Tuesday, November 20, 2012

Cloudera Impala Beta - version 0.2 is available now

For download and learning more about Impala please go thru this cloudera site


For taking Impala training go thru this url


Scraping Twitter with ScraperWiki

While I was searching for a good scraper in python, I encountered many of the scrapers written in python. Finally I tried with ScraperWiki and it was quite interesting.

Everything can be done within the browser and very simple to use. We can write python scrapper scripts in the browser and it allows you to run and test the code. Finally it shows the results within the same page. We also can use scripts with other languages like ruby and php.

It also has various other built in scrapers like scarping for csv and excel file and storing data back to database. Please go thru this URL ( https://scraperwiki.com/ ) to learn more about this.

I thought of writing a simple scraper for getting the results from twitter and here is my piece of python code. You can modify scripts from publicly available scripts in scraperwiki site and run it by yourself.

 import scraperwiki  
 import simplejson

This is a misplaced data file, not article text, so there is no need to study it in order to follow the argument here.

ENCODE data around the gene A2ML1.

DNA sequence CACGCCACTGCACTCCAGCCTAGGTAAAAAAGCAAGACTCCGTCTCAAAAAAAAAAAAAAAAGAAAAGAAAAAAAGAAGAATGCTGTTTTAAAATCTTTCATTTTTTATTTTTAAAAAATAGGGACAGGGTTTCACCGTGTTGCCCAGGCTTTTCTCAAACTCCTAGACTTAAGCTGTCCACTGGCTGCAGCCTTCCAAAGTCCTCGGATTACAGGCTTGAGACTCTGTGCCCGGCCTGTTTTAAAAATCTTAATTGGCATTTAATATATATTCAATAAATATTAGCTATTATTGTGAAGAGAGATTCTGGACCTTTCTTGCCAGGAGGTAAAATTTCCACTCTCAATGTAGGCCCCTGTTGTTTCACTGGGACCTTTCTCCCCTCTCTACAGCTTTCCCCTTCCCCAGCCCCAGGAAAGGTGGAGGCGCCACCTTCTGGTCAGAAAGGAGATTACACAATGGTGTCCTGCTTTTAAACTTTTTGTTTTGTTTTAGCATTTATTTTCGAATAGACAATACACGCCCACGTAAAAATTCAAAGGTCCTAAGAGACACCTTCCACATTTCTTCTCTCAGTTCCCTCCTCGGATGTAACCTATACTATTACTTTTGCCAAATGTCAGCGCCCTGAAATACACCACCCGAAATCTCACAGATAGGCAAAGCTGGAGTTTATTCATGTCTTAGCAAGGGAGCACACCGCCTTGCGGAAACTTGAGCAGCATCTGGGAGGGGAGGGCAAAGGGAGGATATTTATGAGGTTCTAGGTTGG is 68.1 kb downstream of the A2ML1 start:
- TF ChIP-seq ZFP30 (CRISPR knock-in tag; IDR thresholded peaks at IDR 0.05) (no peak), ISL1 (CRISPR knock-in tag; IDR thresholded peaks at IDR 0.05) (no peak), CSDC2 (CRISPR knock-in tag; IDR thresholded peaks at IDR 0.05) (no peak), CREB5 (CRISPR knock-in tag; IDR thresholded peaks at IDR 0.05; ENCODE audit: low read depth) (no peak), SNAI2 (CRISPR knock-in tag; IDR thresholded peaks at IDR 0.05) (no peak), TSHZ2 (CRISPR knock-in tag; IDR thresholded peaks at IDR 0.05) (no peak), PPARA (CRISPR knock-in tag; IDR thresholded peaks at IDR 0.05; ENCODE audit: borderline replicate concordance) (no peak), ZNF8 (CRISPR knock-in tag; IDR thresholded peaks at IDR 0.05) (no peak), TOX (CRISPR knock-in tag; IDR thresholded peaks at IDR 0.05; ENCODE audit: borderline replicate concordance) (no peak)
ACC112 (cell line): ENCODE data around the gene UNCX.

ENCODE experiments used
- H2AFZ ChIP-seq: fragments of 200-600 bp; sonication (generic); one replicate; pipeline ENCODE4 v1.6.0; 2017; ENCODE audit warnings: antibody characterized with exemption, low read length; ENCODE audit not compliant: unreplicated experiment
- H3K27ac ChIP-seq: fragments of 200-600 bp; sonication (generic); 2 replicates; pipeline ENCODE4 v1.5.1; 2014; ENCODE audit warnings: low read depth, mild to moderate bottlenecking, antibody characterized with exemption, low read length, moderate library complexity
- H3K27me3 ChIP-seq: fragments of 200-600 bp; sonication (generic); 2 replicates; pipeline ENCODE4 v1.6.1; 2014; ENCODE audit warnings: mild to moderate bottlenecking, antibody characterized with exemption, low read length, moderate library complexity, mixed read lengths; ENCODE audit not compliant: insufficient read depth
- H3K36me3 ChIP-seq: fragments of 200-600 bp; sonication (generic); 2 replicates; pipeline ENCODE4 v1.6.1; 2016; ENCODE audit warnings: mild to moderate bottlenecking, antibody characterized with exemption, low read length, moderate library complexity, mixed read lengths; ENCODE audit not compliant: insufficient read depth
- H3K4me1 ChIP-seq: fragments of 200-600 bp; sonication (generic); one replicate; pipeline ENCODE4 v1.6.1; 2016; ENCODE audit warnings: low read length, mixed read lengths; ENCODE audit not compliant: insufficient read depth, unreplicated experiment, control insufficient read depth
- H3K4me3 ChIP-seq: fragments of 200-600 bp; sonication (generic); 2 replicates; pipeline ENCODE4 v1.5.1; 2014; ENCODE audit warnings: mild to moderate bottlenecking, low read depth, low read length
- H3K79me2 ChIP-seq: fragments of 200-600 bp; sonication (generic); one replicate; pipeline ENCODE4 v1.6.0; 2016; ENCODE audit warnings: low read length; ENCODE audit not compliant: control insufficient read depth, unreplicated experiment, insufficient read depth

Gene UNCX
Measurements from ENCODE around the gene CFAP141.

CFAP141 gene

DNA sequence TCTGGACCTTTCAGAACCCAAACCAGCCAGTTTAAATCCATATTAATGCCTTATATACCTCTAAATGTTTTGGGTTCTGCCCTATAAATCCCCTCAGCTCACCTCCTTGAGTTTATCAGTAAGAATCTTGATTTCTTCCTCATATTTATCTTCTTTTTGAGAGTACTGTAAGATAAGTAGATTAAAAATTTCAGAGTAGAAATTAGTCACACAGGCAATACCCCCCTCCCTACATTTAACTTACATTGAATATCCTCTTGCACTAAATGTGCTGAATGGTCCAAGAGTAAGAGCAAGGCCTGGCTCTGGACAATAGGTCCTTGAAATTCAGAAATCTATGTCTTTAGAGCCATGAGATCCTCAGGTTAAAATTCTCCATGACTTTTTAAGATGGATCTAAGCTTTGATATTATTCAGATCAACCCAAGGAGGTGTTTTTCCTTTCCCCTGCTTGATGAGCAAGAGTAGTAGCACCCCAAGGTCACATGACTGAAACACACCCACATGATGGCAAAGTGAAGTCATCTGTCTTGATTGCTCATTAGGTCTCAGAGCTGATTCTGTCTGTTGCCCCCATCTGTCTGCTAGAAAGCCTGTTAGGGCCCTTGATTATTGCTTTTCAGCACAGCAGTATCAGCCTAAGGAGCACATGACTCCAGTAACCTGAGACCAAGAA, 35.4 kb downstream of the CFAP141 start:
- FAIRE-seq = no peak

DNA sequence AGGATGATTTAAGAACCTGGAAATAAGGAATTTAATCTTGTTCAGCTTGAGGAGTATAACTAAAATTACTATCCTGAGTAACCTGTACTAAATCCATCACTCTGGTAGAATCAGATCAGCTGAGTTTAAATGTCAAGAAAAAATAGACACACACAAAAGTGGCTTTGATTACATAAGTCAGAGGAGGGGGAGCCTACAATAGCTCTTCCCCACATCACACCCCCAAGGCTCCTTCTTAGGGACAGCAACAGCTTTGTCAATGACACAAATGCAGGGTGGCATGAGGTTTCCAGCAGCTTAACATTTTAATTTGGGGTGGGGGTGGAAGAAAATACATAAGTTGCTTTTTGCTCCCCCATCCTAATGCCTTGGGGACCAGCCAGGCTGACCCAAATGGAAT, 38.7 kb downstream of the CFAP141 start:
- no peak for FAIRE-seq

import urllib2  
 # Get results from the Twitter API! Change QUERY to your search term of choice.   
 # Examples: 'newsnight', 'from:bbcnewsnight', 'to:bbcnewsnight'  
 QUERY = 'bigdata'  
 LANGUAGE = 'en'  
 NUM_PAGES = 5   
 for page in range(1, NUM_PAGES+1):  
   base_url = 'http://search.twitter.com/search.json?q=%s&rpp=%s&lang=%s&page=%s' \  
      % (urllib2.quote(QUERY), RESULTS_PER_PAGE, LANGUAGE, page)  
     results_json = simplejson.loads(scraperwiki.scrape(base_url))  
     for result in results_json['results']:  
       data = {}  
       data['id'] = result['id']  
       data['text'] = result['text']  
       data['from_user'] = result['from_user']  
       print data['from_user'], data['text']  
     print 'Failed to scrape %s' % base_url  

Thursday, November 15, 2012

Project Apache Drill and Impala wants to SQLize Hadoop for real time data access